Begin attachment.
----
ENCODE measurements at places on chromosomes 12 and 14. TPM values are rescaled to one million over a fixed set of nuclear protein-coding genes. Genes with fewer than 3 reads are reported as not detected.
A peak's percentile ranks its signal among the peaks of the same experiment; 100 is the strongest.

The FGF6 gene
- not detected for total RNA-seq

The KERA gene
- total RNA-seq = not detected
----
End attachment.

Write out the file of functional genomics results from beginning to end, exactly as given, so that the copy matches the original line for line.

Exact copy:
ENCODE measurements at places on chromosomes 12 and 14. TPM values are rescaled to one million over a fixed set of nuclear protein-coding genes. Genes with fewer than 3 reads are reported as not detected.
A peak's percentile ranks its signal among the peaks of the same experiment; 100 is the strongest.

The FGF6 gene
- not detected for total RNA-seq

The KERA gene
- total RNA-seq = not detected